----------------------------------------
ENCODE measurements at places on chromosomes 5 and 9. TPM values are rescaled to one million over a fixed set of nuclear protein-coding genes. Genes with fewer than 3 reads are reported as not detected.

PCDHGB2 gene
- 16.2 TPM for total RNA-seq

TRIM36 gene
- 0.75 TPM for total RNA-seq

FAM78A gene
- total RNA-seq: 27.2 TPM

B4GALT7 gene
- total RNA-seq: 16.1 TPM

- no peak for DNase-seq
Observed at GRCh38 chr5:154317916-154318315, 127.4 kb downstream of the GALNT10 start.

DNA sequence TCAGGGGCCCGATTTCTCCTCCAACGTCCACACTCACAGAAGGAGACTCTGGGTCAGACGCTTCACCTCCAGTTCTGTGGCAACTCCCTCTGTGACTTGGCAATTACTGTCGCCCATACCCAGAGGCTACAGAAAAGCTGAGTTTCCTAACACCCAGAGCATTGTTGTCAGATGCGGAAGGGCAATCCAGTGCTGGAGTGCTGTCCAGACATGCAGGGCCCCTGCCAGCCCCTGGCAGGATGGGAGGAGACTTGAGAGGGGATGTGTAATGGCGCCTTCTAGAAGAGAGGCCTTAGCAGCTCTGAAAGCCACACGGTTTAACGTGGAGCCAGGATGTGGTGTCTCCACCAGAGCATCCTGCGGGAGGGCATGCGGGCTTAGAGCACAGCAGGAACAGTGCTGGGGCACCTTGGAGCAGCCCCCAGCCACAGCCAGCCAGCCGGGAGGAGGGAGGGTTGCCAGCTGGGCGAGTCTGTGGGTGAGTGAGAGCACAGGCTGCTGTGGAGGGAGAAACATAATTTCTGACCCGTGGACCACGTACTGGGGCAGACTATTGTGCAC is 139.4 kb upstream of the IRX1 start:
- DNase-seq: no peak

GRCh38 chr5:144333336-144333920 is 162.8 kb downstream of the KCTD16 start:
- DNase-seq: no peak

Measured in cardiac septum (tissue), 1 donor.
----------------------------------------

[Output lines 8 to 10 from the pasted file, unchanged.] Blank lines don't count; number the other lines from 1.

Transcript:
B4GALT7 gene
- total RNA-seq: 16.1 TPM

- no peak for DNase-seq